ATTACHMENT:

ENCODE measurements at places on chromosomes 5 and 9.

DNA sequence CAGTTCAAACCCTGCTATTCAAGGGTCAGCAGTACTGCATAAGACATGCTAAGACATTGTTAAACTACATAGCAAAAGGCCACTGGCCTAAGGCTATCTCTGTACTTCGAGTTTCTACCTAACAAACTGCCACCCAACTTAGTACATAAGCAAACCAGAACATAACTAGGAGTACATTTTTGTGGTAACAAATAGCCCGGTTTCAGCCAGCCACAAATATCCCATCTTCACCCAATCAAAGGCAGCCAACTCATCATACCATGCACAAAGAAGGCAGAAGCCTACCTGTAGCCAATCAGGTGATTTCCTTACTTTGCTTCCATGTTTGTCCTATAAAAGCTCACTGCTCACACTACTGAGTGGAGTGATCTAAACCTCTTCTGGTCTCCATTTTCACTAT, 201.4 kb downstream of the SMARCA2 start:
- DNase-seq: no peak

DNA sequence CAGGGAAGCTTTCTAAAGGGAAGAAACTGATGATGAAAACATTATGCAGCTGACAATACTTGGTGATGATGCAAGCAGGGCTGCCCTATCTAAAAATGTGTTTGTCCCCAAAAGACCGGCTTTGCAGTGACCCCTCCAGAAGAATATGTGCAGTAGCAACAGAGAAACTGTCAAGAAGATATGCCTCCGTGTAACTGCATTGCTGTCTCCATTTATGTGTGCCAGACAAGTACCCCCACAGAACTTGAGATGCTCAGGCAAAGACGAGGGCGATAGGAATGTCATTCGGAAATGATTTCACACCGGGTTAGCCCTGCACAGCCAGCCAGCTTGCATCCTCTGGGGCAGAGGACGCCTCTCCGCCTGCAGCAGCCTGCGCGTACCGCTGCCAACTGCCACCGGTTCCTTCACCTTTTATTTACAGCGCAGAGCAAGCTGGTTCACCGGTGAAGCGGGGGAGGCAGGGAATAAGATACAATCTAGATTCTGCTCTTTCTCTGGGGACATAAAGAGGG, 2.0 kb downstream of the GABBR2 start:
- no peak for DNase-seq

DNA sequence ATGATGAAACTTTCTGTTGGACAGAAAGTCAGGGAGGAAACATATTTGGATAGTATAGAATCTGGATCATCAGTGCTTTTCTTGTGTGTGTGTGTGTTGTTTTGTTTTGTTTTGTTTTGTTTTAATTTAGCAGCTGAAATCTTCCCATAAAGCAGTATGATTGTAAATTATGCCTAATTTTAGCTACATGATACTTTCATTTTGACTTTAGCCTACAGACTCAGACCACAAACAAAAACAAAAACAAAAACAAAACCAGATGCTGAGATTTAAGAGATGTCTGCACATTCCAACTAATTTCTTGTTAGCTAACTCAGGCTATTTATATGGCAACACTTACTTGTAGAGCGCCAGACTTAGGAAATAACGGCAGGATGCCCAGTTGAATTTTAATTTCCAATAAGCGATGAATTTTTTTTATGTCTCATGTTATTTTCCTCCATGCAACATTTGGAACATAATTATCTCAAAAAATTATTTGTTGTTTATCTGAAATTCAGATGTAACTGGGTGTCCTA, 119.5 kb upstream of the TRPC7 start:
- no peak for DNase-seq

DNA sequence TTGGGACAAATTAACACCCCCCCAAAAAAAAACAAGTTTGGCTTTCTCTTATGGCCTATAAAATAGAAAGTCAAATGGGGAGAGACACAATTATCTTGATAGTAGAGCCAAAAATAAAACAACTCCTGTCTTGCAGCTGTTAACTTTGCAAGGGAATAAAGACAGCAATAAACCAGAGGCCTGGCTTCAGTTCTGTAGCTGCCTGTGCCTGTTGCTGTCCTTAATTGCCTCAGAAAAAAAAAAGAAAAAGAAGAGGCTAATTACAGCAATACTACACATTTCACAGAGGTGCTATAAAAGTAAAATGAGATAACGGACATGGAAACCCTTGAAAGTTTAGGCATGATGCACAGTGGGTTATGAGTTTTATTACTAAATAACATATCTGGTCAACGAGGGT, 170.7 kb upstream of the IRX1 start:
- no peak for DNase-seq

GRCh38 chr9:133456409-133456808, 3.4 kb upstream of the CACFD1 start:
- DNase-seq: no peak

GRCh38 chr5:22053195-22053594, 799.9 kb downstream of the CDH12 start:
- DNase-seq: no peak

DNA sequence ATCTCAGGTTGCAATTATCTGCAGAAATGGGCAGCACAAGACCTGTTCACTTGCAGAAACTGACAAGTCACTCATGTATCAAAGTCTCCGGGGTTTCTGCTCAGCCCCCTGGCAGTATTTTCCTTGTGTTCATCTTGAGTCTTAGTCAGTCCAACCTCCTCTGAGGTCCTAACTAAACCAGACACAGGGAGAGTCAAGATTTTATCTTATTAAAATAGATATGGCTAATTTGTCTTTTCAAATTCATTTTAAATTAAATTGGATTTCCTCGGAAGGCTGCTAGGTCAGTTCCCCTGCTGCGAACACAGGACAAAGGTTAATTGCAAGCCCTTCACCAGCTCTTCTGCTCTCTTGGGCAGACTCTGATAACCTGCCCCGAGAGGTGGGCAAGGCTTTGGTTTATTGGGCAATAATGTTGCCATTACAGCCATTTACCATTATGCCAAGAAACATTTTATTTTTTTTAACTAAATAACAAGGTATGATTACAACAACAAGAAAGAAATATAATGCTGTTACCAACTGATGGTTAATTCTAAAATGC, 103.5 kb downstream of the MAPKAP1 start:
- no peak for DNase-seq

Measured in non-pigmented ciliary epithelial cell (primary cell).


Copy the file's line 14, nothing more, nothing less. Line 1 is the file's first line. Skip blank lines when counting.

DNA sequence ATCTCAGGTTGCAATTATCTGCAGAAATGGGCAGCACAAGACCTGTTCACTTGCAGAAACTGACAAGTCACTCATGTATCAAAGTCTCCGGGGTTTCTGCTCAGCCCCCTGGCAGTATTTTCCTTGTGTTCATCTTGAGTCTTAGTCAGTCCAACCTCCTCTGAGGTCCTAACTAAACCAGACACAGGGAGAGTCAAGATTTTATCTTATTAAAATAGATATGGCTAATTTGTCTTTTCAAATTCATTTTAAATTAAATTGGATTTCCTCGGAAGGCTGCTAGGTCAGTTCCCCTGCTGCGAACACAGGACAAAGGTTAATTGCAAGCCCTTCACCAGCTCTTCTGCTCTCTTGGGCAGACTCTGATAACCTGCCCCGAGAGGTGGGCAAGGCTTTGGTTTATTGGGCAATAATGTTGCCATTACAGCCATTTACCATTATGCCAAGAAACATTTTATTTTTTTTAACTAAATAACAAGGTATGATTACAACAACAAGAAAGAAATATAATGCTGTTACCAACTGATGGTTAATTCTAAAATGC, 103.5 kb downstream of the MAPKAP1 start: